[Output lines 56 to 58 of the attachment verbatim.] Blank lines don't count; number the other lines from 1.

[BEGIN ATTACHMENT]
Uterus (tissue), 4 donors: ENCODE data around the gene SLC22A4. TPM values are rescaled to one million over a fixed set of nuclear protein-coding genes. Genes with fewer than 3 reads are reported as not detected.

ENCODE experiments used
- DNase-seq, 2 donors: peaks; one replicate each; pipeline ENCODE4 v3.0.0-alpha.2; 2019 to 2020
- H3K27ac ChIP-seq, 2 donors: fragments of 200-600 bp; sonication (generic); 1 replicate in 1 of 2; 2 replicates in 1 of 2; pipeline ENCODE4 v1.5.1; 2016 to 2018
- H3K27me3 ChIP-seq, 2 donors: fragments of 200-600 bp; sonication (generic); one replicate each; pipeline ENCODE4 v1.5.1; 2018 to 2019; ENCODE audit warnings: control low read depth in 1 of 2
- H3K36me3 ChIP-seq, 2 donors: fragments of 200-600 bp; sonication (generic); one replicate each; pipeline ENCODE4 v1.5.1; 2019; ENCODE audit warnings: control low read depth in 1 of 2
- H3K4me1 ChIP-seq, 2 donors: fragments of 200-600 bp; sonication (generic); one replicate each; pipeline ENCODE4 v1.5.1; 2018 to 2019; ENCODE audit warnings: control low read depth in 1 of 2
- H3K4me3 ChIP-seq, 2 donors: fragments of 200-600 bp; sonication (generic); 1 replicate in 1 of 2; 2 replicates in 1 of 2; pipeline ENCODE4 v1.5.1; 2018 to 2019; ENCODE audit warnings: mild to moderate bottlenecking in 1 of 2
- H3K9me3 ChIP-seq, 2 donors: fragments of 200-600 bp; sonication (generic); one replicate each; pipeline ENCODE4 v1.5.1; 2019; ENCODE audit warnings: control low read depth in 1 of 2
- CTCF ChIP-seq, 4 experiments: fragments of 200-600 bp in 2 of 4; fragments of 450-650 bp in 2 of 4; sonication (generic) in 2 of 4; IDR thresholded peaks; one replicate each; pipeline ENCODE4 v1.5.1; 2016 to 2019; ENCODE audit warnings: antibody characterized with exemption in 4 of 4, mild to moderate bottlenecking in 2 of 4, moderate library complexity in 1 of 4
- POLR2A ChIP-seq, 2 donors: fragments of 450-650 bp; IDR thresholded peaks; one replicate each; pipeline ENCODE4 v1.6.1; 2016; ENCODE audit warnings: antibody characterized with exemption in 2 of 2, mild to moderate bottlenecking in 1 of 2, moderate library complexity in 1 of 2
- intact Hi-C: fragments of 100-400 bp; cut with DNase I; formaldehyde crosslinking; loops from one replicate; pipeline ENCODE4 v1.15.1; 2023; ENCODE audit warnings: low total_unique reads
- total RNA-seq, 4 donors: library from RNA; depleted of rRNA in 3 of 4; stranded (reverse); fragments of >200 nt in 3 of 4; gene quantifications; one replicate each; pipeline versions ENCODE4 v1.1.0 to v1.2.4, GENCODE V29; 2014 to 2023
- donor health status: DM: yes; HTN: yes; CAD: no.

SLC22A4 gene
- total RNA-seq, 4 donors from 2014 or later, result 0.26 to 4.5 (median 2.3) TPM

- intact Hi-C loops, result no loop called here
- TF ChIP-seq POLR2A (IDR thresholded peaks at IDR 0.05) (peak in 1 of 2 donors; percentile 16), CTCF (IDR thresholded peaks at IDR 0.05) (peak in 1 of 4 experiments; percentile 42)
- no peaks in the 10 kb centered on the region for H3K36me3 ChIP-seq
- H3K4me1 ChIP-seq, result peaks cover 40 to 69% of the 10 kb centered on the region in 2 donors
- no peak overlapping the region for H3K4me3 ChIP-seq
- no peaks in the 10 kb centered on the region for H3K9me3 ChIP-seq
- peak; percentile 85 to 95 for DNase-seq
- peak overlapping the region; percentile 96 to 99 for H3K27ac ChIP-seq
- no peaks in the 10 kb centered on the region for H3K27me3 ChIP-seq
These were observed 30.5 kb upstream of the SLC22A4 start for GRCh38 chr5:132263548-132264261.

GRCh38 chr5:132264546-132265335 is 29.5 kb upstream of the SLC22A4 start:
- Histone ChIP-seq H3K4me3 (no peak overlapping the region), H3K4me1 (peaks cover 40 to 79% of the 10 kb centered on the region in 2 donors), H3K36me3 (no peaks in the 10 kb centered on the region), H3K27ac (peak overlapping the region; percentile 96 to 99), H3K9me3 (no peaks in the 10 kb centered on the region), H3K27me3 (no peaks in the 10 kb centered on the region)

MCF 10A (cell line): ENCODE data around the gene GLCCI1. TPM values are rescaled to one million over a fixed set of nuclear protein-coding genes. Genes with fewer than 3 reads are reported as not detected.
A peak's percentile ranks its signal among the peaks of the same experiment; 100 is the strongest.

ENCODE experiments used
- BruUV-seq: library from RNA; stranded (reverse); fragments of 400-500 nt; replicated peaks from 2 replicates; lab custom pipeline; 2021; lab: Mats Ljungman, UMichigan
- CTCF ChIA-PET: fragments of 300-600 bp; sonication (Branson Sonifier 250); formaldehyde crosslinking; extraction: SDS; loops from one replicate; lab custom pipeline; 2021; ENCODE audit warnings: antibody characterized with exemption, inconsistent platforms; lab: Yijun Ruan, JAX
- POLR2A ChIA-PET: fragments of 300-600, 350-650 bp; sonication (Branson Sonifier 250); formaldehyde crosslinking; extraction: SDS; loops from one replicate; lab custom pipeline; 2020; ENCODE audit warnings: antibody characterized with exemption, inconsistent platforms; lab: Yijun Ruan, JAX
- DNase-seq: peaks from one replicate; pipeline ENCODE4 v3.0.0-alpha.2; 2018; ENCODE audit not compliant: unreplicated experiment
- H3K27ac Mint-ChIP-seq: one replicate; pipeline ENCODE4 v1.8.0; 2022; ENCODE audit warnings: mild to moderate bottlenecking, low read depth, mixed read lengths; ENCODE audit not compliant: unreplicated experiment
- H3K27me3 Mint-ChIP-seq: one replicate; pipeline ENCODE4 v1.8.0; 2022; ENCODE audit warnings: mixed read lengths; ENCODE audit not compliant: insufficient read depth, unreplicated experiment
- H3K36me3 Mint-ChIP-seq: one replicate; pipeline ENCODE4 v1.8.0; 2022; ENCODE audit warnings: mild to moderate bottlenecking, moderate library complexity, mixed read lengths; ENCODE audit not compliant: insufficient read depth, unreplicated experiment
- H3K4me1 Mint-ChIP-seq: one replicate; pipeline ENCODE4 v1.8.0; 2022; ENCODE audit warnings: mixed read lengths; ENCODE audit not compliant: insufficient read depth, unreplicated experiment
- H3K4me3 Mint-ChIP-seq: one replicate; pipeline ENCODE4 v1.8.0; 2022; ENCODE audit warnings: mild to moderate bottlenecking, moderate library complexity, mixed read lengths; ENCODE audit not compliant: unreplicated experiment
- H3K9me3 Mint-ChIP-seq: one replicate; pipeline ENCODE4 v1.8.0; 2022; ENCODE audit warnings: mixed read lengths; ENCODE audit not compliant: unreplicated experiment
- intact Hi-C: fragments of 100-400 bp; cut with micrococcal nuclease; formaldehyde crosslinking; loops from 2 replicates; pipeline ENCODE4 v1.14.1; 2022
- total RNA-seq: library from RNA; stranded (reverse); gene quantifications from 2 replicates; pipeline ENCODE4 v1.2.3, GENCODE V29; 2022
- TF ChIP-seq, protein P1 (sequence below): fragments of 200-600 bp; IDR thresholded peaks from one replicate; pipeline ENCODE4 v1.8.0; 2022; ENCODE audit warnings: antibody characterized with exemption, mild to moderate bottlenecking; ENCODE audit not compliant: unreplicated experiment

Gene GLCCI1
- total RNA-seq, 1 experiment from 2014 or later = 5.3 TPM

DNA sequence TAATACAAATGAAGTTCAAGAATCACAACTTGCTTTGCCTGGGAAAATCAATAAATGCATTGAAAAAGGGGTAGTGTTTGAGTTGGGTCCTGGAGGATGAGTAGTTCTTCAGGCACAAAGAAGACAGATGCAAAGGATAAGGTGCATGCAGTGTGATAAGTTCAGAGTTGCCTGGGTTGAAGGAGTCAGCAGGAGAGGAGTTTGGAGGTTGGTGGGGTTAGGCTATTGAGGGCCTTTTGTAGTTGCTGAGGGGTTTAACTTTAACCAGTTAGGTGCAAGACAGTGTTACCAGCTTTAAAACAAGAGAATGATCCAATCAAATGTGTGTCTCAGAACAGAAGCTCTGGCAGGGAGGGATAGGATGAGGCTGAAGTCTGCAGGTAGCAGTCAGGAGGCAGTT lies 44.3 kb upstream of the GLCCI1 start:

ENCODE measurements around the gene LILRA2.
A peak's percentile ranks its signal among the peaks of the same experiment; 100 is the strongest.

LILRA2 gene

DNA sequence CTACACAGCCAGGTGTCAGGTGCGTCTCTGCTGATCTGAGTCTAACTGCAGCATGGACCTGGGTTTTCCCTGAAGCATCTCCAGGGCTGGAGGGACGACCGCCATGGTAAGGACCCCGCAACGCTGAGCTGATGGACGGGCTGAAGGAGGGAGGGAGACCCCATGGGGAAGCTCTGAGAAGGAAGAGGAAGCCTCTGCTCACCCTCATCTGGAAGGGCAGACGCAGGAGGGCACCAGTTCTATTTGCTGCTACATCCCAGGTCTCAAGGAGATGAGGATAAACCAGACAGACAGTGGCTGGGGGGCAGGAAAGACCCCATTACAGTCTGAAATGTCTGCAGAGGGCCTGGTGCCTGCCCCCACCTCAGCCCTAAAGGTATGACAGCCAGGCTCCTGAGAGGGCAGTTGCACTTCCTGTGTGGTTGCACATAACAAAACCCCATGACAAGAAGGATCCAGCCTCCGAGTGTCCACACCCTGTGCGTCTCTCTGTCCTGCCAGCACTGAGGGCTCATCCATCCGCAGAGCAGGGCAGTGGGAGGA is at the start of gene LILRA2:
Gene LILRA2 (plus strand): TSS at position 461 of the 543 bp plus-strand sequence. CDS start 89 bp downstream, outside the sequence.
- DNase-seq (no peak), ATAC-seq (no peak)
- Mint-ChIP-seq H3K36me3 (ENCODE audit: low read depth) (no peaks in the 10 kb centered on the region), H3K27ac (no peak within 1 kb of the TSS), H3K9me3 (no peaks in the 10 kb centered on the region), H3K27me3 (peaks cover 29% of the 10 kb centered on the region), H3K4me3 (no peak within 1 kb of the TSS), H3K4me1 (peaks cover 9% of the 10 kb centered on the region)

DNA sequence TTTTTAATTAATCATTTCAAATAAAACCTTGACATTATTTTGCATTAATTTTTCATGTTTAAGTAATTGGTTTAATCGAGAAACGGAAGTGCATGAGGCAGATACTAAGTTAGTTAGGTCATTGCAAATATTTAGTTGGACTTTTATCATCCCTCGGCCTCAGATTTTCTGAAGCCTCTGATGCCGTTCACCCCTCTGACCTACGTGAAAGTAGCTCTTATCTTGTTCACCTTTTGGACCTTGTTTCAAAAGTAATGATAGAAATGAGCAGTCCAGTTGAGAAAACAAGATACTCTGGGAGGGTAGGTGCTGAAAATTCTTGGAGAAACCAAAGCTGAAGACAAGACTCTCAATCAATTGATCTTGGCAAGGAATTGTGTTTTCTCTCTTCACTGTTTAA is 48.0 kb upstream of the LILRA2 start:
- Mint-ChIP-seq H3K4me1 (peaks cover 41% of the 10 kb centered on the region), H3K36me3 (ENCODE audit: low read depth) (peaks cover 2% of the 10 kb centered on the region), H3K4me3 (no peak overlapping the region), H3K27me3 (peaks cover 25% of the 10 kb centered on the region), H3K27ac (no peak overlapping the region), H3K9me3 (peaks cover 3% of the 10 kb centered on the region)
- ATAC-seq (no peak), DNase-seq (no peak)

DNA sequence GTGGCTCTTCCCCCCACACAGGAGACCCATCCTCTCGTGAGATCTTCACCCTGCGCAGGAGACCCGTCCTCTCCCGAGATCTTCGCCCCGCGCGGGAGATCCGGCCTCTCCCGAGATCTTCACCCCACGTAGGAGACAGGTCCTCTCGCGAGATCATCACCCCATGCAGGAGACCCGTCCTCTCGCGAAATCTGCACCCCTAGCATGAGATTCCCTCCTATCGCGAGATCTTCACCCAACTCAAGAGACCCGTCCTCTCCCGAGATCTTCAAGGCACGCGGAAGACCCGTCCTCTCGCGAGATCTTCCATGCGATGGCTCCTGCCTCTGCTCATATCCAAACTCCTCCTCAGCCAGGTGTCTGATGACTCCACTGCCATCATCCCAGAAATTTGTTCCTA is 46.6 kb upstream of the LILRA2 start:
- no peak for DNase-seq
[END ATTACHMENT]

- Mint-ChIP-seq H3K4me1 (peaks cover 41% of the 10 kb centered on the region), H3K36me3 (ENCODE audit: low read depth) (peaks cover 2% of the 10 kb centered on the region), H3K4me3 (no peak overlapping the region), H3K27me3 (peaks cover 25% of the 10 kb centered on the region), H3K27ac (no peak overlapping the region), H3K9me3 (peaks cover 3% of the 10 kb centered on the region)
- ATAC-seq (no peak), DNase-seq (no peak)

DNA sequence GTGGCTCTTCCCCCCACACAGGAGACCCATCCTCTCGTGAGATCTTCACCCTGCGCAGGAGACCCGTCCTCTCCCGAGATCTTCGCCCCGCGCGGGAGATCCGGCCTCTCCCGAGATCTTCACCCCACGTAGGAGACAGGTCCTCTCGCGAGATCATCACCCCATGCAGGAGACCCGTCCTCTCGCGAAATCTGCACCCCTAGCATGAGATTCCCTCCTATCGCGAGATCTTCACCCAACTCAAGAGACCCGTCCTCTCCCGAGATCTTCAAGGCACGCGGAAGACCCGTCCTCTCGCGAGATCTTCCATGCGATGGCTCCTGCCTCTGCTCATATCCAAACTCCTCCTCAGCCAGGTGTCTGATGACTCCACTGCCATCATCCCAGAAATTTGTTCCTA is 46.6 kb upstream of the LILRA2 start: